A few more e-mail stats:

·         Knowledge workers average 20 hours a week managing e-mail.

·         60% of computer users check e-mail in the bathroom.

·         A typical knowledge worker turns to e-mail 50 to 100 times a day.

·         Employees consider 1 in 3 e-mails unnecessary.

Should I Reply to All?

Sometimes it’s hard to know whether or not you should use the Reply All option. When you are unsure, ask yourself these three questions:

  1. Does everyone need to hear what you have to say? If no, Reply All is not necessary and you should cut the distribution list down to only those who need to be directly involved in the conversation.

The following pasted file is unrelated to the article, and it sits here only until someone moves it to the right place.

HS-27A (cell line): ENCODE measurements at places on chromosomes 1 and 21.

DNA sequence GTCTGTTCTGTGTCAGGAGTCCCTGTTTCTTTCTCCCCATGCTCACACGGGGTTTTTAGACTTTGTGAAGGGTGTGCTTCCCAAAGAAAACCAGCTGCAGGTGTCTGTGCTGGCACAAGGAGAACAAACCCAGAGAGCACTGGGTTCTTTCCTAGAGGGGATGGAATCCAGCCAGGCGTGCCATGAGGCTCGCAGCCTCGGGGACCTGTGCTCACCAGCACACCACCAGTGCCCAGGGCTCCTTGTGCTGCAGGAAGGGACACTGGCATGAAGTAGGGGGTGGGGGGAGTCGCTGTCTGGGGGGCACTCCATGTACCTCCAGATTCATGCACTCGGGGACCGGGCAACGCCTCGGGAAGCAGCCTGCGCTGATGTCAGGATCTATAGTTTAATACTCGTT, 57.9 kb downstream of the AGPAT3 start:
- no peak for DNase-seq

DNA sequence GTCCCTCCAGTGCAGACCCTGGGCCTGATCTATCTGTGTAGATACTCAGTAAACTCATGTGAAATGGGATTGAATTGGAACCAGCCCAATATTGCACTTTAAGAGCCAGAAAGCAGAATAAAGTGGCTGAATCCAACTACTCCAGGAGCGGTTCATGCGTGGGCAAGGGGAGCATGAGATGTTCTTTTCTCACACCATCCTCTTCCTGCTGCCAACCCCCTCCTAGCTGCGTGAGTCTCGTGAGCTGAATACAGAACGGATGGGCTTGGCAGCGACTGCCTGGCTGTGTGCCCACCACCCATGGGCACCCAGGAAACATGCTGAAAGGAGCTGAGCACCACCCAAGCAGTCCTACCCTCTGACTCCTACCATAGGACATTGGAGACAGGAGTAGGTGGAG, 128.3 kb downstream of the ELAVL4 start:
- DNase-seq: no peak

2. Is the topic of conversation related to a big decision or a complex issue that will likely create tons of back and forth? If yes, Reply All is not the most efficient tool to resolve the issue at hand.
  3. Would the conversation in question be more appropriately handled in a face-to-face meeting or on a phone call rather than via another e-mail? If yes, skip the Reply All e-mail and either pick up the phone or schedule that meeting.

While you’re getting yourself and your team up to speed on when it’s appropriate to use Reply All, you might also like to suggest some ways people can better manage their e-mail. Here are my top 5 ways to deal with Reply All abuse:  

  1. No Reply All Outlook Add-In: This Microsoft plug-in prevents anyone from sending a Reply All in response to a mass e-mail blast. Most organizations unknowingly pay a high price in lowered productivity and efficiency when employees who are already struggling to manage the information glut are forced to deal with irrelevant information. In the case of e-mail, effective spam filters have reduced this problem, but company-wide e-mail blasts can create a spam-like situation if the Reply All function isn’t disabled.